FWAuto v1.1 – Firewall Auditing & Ruleset Analyzer Tool


FWAuto (Firewall Rulebase Automation) is a Perl script and should work on any system with Perl installed. Provide the running config of a PIX firewall to fwauto. It will analyze and give you a list of weak rules in your rule base and store the result in multiple output files.

Maybe there have been times when you have pentested a firewall. As part of a grey box engagement you were assigned the task of auditing that HUGE firewall rulebase and were stuck on how to proceed, just because of the sheer volume of information. This tool in Perl is created to help in auditing a rulebase and helping you to narrow down on the weak rules. Current support is just for Cisco PIX though the framework was designed to scale across multiple firewalls and no major changes need to be made.

Updates

  • Outputs now available in reasonably neat HTML format
  • No more complex command line arguments, everything’s in a config file
  • More ports added in vulnerable ports section
  • Options available to obtain detailed/non detailed output

You can download fwauto v.1.1 here:

fwauto_v1.1.zip

Or read more here.

Posted in: Networking Hacking Tools, Security Software

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3 Responses to FWAuto v1.1 – Firewall Auditing & Ruleset Analyzer Tool

  1. Changlinn July 20, 2008 at 11:03 pm #

    Now if only they could do checkpoint too, it is supposedly the most common firewall in enterprise.

  2. zupakomputer July 21, 2008 at 4:03 pm #

    Regarding firewalls – found two unrelated websites become unloadable when running a Firestarter config. Other sites were fine. But the interesting part being – the same IP B block showed up as loading alongside the various traffic on those two websites when the firewall was turned off. And it only shows up the first time you try to connect – cache emptying is needed (if the browser saves the pages)to get it to show up again….which made me think ‘DNS then’ – but, why only on pages that can’t get by the firewall?

    So of course I had to see who that was, and the router trace won’t go past 15 hops which just gets you the info you had already, that it belongs to a big B block of IPs (24.64.*.*) and only some vague ARIN info on the owner details of that and a bunch of other IP blocks.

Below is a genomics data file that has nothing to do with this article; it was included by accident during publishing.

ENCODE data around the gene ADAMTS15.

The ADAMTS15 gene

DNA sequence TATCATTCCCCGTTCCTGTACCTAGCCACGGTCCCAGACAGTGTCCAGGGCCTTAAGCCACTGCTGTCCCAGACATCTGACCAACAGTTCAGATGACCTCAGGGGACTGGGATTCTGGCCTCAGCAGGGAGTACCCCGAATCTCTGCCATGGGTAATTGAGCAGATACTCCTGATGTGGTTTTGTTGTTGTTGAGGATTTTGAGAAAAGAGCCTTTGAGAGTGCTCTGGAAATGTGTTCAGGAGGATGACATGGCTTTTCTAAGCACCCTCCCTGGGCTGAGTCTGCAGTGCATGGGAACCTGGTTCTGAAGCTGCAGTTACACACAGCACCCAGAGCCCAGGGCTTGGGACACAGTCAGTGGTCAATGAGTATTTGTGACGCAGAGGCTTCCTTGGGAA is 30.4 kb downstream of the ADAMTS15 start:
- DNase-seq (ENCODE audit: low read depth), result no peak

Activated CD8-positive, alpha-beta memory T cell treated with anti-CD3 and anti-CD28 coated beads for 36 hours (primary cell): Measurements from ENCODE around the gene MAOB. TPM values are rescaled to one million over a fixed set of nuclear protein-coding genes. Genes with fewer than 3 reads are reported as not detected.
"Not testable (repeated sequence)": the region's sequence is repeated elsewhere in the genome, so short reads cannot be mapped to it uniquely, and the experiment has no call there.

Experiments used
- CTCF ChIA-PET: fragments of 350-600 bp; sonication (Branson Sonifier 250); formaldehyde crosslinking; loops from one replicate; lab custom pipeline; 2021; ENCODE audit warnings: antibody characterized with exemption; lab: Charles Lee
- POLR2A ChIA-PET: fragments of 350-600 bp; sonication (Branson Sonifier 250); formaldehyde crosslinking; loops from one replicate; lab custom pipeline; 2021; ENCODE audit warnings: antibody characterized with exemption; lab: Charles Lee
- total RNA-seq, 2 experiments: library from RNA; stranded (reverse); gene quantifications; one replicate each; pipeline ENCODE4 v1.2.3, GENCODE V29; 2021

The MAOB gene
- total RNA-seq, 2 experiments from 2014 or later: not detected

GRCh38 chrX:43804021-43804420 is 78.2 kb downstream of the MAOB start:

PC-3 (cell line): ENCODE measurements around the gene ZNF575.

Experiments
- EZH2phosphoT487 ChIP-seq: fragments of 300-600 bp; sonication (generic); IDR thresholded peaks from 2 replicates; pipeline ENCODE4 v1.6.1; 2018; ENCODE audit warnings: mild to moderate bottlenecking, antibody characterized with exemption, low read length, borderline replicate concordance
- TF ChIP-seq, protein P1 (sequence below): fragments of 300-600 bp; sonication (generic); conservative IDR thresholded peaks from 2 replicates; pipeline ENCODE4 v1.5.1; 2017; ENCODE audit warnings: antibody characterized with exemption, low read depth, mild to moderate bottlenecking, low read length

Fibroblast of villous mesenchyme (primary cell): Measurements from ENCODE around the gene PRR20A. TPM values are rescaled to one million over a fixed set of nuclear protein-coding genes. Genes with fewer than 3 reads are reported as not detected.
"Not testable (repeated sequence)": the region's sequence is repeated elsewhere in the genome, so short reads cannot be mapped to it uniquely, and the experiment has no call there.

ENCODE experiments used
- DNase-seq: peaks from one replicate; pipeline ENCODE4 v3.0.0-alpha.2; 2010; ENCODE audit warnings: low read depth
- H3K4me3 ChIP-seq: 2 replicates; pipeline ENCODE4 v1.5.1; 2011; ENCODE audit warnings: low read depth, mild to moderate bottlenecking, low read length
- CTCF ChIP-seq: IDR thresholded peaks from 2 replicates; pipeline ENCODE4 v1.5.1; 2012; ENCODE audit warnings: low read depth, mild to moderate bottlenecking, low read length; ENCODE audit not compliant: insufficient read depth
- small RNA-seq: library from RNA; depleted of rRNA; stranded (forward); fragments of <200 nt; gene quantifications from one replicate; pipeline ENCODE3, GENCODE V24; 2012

What does this smell like – both sites could certainly be having their visitors monitored given what kind of sites they were (hacking, and ecology / green), but it definitely sounds dodgy to me – the same unexact-traceable IP block shows up in both, and both can’t get past a standard firewall config – somones thar is doing some probing and they don’t want to be probed back themselves. I think that calls for some How Not To Be Seen treatment going their way.

    Two e-mail providers don’t get past the firewall either, which in some ways sounds ok because you’re logging in – but it’s the login screens that get blocked. And guess what IP block shows up on one of them.

    & it just showed up again right before my connection dialed off. Always different host numbers each time it shows up.

    And also since I began writing this – the firewall is now blocking all webpages, on the same setting that was fine for them before (see above) – and that IP block 24.64.*.* is showing up again.

    What does a high-speed Canadian internet company have to do with my firewall settings? It connects directly to my ISP with ICMP and UDP traffic.

  3. zupakomputer July 22, 2008 at 11:08 am #

    Look who popped up during a scan of the aforementioned B block – and they ‘just happen’ to have exactly the same services running on the same ports,

    http://centralops.net/co/DomainDossier.aspx?addr=218.10.111.106&dom_dns=true&dom_whois=true&net_whois=true&go=Submit